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    Washington, N.M. split over fate of nuclear waste

    Problem stems from faulty tanks at weapons site

    RICHLAND, Wash. — Removing radioactive waste from underground tanks at the nation’s most contaminated nuclear site has proved to be technologically vexing for years, and recent word that six tanks are leaking has only added pressure to efforts to empty them.

    A proposal to ship some of that waste to New Mexico to ultimately stem the leaks earned approval from Washington Governor Jay Inslee, who called it the right step for south-central Washington’s Hanford Nuclear Reservation, the state, and the nation.

    The proposal requires approval from the two states, and Congress still must approve funding — likely pushing any shipments of waste two to four years into the future. But Inslee said he will press lawmakers to fully pay for the proposal, saying ‘‘every single dollar of it is justified.’’


    Federal officials on Wednesday announced a plan to ship some million gallons of radioactive waste from Hanford for disposal in a massive repository — called the Waste Isolation Pilot Plant — near Carlsbad, N.M., where radioactive materials are buried in rooms excavated in vast salt beds nearly a half-mile underground.

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    The waste near Carlsbad includes such items as clothing, tools, and other debris.

    The Hanford site sent the equivalent of about 25,000 drums of such so-called transuranic waste, which is radioactive but less deadly than the worst, high-level waste, to the site between 2000 and 2011.

    The latest proposal would target transuranic waste in underground tanks that hold a toxic, radioactive stew of liquids, sludge, and solids, but it would address only a fraction of the 56 million gallons of total waste in the tanks.

    The proposal quickly met with criticism from a New Mexico environmental group that said the state permit allowing the government to bury waste at the plant would not allow for these shipments from Hanford.


    Senator Tom Udall, a New Mexico Democrat, said the site specifically prohibits such waste from Hanford and any proposal to modify permit language in this case would need ‘‘strong justification and public input.’’

    “With regard to Hanford waste, I urge all parties involved to exhibit caution and scientific integrity to ensure that DOE is abiding by the law and that the waste classifications are justified,’’ Udall said in a statement.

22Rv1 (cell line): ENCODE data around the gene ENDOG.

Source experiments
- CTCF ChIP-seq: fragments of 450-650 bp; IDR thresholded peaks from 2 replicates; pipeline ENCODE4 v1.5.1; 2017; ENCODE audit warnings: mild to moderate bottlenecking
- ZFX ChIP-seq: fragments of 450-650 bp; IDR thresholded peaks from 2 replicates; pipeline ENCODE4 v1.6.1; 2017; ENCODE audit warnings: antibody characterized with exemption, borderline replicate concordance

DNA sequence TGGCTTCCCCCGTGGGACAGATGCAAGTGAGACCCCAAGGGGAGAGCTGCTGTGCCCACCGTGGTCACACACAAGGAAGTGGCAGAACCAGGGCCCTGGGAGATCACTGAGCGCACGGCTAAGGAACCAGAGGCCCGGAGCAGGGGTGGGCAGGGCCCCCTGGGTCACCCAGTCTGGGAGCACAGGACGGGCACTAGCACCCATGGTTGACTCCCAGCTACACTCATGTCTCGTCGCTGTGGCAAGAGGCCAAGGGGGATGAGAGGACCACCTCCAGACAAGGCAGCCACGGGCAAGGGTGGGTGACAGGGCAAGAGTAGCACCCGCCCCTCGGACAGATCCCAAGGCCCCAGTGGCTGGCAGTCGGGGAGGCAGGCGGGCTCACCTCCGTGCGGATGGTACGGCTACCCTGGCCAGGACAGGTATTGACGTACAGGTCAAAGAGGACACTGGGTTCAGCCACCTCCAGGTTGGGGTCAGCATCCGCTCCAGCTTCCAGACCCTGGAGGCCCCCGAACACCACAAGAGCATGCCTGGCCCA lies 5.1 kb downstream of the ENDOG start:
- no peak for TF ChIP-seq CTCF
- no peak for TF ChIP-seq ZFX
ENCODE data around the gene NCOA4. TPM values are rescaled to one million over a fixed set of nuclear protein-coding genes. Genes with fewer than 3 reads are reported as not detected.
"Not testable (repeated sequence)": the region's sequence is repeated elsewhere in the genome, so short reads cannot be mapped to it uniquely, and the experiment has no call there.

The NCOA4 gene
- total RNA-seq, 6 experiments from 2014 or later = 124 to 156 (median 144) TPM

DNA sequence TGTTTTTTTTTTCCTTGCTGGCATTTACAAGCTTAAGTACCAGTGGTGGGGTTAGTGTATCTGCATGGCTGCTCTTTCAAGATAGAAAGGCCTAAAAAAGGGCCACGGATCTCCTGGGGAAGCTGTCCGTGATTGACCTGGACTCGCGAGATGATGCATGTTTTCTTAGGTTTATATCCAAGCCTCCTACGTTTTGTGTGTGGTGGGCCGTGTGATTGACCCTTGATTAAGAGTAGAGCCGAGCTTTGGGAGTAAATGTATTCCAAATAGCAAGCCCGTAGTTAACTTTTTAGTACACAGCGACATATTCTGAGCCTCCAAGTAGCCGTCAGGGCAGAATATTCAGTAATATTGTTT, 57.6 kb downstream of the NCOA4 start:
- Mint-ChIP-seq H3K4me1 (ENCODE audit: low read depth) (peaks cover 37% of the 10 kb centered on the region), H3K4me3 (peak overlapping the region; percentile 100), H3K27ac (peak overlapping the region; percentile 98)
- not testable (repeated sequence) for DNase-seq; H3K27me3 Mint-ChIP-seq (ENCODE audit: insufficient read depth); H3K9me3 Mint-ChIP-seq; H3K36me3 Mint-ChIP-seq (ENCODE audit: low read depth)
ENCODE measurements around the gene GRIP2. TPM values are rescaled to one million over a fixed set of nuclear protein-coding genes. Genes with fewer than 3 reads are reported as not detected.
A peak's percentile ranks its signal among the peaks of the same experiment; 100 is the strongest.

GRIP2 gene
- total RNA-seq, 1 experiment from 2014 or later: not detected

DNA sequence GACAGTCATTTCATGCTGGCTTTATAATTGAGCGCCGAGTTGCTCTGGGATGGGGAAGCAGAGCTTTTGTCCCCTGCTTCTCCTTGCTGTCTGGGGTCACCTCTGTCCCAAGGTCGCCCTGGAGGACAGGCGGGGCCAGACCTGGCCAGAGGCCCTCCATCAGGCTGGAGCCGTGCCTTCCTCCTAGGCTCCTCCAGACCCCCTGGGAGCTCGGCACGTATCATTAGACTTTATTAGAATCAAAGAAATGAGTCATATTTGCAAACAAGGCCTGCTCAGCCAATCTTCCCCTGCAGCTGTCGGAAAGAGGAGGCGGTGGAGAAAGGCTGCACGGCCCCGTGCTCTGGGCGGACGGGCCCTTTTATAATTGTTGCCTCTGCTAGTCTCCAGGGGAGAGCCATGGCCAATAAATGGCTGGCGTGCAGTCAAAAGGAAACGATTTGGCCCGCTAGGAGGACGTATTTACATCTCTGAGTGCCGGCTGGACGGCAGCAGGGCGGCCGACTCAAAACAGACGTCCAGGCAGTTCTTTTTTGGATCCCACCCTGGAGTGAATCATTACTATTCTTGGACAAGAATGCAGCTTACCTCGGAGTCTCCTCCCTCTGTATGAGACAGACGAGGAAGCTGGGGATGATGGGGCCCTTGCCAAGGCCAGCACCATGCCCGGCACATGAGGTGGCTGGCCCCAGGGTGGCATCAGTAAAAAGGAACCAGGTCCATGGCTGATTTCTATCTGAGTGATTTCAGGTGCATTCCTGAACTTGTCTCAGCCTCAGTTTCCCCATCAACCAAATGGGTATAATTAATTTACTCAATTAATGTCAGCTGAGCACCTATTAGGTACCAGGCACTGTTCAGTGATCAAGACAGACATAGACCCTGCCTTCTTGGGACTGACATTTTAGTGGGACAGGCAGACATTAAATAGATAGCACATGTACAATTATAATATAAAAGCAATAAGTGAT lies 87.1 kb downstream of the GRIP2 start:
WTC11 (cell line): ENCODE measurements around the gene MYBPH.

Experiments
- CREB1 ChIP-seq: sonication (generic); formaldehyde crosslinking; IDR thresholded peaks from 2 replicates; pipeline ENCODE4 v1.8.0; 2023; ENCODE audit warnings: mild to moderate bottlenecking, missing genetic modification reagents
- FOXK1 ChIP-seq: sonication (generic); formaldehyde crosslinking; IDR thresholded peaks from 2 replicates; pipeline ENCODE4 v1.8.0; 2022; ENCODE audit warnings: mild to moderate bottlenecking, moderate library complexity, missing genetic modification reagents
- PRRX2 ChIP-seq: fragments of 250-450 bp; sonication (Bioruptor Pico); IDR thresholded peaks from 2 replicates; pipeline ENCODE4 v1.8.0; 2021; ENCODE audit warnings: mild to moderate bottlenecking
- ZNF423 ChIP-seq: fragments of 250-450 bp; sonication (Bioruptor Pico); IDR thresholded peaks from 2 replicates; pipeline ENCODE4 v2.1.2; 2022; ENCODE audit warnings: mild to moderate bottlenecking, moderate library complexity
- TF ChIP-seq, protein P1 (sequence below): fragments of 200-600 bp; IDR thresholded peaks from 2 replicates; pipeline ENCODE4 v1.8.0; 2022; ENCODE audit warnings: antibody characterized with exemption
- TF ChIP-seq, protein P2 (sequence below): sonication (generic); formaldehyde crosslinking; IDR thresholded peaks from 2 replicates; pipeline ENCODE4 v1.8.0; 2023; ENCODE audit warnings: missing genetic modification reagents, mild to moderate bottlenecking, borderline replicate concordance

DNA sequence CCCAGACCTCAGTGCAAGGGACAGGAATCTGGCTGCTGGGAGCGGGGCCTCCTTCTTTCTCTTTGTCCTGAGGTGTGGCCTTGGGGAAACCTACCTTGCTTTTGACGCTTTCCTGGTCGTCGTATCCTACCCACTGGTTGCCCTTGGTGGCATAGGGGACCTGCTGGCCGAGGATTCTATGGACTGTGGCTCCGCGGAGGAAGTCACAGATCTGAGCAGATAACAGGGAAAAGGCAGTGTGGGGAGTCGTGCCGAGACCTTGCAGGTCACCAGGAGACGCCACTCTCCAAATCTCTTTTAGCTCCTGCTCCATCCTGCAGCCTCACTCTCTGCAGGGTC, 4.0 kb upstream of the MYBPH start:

Dave Huizenga, head of the Energy Department’s environmental management program, said the transfer would not impact the safe operations of the New Mexico facility.

    ‘‘This alternative, if selected for implementation in a record of decision, could enable the department to reduce potential health and environmental risk in Washington state,’’ said Huizenga.

    Don Hancock, of the Albuquerque-based watchdog group Southwest Research and Information Center, which opposes the transfer to New Mexico, said this is not the first time the Energy Department has proposed bringing more waste to the plant near Carlsbad.


    ‘‘This is a bad, old idea that’s been uniformly rejected on a bipartisan basis by politicians when it came up in the past, and it’s been strongly opposed by citizen groups like mine and others,’’ Hancock said. ‘‘It’s also clear that it’s illegal.’’

    Disposal operations near Carlsbad began in March 1999. Since then, more than 85,000 cubic meters of waste have been shipped to it from a dozen sites across the country.

    Any additional waste from Hanford would have to be analyzed to ensure it could be stored at the site because a permit issued by the New Mexico Environment Department dictates what kinds of waste and the volumes that can be stored there.

    Deb Gill, a spokeswoman for the site, said the facility does not anticipate any problems with its existing capacity as permitted under law.

    Officials estimate that some 7,000 to 40,000 drums of waste would be trucked to New Mexico, depending on how the waste is treated and its final form.

    South-central Washington’s Hanford Nuclear Reservation has 177 underground tanks, which hold toxic and radioactive waste left from decades of plutonium production for the country’s nuclear weapons arsenal. The tanks have long surpassed their intended 20-year span.

    Federal officials have identified six leaking tanks. Five of them contain transuranic waste and are among the tanks being targeted under the plan.

    The Energy Department has said the leaking tanks could be releasing as much as 1,000 gallons a year. Officials said the leaks pose no immediate threat.